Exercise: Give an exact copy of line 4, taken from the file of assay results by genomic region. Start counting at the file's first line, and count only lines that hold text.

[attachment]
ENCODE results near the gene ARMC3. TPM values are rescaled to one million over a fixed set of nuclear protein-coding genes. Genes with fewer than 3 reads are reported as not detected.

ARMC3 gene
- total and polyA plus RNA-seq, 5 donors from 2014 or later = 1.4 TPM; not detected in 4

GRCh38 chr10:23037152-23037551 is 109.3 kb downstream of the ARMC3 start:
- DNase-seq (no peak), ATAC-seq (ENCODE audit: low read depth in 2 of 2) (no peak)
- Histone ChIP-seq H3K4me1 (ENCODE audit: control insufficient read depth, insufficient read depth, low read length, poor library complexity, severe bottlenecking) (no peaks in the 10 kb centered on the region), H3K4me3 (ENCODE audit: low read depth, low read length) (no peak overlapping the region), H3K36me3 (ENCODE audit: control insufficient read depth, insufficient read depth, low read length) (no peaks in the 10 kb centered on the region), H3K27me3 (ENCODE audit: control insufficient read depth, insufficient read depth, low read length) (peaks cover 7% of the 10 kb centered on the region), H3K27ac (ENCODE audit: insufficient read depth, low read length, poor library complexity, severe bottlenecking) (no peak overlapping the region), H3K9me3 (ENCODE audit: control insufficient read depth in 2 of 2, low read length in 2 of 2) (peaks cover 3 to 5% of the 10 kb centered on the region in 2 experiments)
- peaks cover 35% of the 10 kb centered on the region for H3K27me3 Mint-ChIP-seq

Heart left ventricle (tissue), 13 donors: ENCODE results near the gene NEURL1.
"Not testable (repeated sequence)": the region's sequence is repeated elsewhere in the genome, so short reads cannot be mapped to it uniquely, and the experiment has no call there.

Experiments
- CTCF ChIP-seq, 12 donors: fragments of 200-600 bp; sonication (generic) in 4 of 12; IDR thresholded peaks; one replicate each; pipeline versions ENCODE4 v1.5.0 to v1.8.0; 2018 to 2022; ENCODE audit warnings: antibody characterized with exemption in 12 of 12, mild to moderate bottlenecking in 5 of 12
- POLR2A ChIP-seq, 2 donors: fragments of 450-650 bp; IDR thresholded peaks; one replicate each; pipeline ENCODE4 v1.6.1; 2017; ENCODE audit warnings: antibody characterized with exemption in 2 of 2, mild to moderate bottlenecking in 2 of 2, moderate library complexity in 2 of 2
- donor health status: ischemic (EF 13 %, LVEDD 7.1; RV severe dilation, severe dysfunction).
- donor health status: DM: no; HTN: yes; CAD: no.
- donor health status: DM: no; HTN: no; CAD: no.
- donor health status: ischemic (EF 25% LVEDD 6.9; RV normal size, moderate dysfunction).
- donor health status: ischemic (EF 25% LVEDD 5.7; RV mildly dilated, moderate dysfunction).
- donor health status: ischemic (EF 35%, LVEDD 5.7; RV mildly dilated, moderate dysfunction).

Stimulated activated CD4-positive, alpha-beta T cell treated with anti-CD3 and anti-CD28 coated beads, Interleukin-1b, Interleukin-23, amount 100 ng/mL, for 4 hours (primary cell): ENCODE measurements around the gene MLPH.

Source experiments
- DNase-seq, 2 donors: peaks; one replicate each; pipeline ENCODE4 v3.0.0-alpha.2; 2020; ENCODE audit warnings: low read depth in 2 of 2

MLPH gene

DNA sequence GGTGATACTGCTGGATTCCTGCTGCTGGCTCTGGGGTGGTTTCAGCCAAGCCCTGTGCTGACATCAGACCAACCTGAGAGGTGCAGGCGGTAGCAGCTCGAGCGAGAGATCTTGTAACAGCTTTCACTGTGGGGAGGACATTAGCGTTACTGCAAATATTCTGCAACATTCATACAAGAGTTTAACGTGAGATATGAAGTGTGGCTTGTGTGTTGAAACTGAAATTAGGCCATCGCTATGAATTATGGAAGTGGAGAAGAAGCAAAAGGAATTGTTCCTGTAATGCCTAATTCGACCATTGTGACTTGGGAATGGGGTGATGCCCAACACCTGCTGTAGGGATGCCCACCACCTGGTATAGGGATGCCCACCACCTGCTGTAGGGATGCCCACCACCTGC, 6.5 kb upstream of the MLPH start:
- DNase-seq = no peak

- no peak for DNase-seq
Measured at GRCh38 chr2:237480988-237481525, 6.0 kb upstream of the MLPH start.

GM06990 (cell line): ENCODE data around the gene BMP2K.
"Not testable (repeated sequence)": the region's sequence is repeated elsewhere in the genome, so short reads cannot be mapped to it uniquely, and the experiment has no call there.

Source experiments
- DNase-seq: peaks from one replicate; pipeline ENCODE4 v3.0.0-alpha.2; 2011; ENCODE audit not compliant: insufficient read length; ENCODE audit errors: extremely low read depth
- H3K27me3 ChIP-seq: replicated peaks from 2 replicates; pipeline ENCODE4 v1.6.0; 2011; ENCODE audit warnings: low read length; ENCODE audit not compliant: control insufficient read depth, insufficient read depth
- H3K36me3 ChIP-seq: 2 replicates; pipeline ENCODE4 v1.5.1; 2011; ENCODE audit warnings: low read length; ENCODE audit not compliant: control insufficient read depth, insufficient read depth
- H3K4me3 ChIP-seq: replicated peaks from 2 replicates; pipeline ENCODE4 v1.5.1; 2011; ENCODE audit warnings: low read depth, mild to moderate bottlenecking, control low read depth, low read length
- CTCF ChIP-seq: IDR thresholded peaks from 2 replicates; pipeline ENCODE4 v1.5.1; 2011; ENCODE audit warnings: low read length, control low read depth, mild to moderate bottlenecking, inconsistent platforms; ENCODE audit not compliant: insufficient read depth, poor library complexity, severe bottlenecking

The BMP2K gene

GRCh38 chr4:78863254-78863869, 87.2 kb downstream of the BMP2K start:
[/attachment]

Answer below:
GRCh38 chr10:23037152-23037551 is 109.3 kb downstream of the ARMC3 start: